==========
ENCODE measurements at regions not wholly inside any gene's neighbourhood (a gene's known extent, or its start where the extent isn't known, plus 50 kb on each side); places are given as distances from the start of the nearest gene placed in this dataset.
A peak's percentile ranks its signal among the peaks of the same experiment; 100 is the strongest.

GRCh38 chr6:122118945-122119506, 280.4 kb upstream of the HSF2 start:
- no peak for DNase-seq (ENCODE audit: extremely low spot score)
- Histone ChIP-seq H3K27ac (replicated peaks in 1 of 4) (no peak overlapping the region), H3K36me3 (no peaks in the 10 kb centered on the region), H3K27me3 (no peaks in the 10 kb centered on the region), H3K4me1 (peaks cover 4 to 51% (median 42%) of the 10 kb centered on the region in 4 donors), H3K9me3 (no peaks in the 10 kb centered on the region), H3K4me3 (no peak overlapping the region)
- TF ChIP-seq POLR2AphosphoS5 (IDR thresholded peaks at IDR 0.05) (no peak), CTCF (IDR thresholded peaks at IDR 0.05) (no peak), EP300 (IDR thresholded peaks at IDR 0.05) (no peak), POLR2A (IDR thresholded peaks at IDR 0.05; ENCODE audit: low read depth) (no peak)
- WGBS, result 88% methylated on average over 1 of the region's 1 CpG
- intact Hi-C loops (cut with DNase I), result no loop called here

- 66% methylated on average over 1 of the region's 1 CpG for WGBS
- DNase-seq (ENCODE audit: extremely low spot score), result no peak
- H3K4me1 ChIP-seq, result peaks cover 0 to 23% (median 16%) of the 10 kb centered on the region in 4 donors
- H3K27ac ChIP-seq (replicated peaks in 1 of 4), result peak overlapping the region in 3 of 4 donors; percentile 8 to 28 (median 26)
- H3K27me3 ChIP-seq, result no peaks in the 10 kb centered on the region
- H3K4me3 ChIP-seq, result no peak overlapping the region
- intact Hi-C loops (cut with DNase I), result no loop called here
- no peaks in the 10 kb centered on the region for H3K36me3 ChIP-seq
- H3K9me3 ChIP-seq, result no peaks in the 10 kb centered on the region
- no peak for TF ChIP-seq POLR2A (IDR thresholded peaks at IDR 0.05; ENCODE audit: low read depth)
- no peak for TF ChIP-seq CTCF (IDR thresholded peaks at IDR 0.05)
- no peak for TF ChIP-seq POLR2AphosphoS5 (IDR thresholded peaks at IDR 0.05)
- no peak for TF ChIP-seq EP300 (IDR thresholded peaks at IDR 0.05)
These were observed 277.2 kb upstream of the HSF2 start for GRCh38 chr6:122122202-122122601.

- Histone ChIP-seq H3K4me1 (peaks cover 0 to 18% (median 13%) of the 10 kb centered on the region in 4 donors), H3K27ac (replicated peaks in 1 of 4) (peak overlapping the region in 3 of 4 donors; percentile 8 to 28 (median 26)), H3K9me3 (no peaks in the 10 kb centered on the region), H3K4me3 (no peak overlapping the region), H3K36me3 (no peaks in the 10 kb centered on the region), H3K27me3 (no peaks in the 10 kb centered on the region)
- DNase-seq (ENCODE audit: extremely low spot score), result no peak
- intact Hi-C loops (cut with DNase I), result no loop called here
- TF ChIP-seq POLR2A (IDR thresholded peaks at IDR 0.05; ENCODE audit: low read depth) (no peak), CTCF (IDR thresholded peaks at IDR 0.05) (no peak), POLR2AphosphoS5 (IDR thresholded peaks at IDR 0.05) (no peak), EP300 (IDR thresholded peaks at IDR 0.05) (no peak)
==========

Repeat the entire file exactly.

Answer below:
ENCODE measurements at regions not wholly inside any gene's neighbourhood (a gene's known extent, or its start where the extent isn't known, plus 50 kb on each side); places are given as distances from the start of the nearest gene placed in this dataset.
A peak's percentile ranks its signal among the peaks of the same experiment; 100 is the strongest.

GRCh38 chr6:122118945-122119506, 280.4 kb upstream of the HSF2 start:
- no peak for DNase-seq (ENCODE audit: extremely low spot score)
- Histone ChIP-seq H3K27ac (replicated peaks in 1 of 4) (no peak overlapping the region), H3K36me3 (no peaks in the 10 kb centered on the region), H3K27me3 (no peaks in the 10 kb centered on the region), H3K4me1 (peaks cover 4 to 51% (median 42%) of the 10 kb centered on the region in 4 donors), H3K9me3 (no peaks in the 10 kb centered on the region), H3K4me3 (no peak overlapping the region)
- TF ChIP-seq POLR2AphosphoS5 (IDR thresholded peaks at IDR 0.05) (no peak), CTCF (IDR thresholded peaks at IDR 0.05) (no peak), EP300 (IDR thresholded peaks at IDR 0.05) (no peak), POLR2A (IDR thresholded peaks at IDR 0.05; ENCODE audit: low read depth) (no peak)
- WGBS, result 88% methylated on average over 1 of the region's 1 CpG
- intact Hi-C loops (cut with DNase I), result no loop called here

- 66% methylated on average over 1 of the region's 1 CpG for WGBS
- DNase-seq (ENCODE audit: extremely low spot score), result no peak
- H3K4me1 ChIP-seq, result peaks cover 0 to 23% (median 16%) of the 10 kb centered on the region in 4 donors
- H3K27ac ChIP-seq (replicated peaks in 1 of 4), result peak overlapping the region in 3 of 4 donors; percentile 8 to 28 (median 26)
- H3K27me3 ChIP-seq, result no peaks in the 10 kb centered on the region
- H3K4me3 ChIP-seq, result no peak overlapping the region
- intact Hi-C loops (cut with DNase I), result no loop called here
- no peaks in the 10 kb centered on the region for H3K36me3 ChIP-seq
- H3K9me3 ChIP-seq, result no peaks in the 10 kb centered on the region
- no peak for TF ChIP-seq POLR2A (IDR thresholded peaks at IDR 0.05; ENCODE audit: low read depth)
- no peak for TF ChIP-seq CTCF (IDR thresholded peaks at IDR 0.05)
- no peak for TF ChIP-seq POLR2AphosphoS5 (IDR thresholded peaks at IDR 0.05)
- no peak for TF ChIP-seq EP300 (IDR thresholded peaks at IDR 0.05)
These were observed 277.2 kb upstream of the HSF2 start for GRCh38 chr6:122122202-122122601.

- Histone ChIP-seq H3K4me1 (peaks cover 0 to 18% (median 13%) of the 10 kb centered on the region in 4 donors), H3K27ac (replicated peaks in 1 of 4) (peak overlapping the region in 3 of 4 donors; percentile 8 to 28 (median 26)), H3K9me3 (no peaks in the 10 kb centered on the region), H3K4me3 (no peak overlapping the region), H3K36me3 (no peaks in the 10 kb centered on the region), H3K27me3 (no peaks in the 10 kb centered on the region)
- DNase-seq (ENCODE audit: extremely low spot score), result no peak
- intact Hi-C loops (cut with DNase I), result no loop called here
- TF ChIP-seq POLR2A (IDR thresholded peaks at IDR 0.05; ENCODE audit: low read depth) (no peak), CTCF (IDR thresholded peaks at IDR 0.05) (no peak), POLR2AphosphoS5 (IDR thresholded peaks at IDR 0.05) (no peak), EP300 (IDR thresholded peaks at IDR 0.05) (no peak)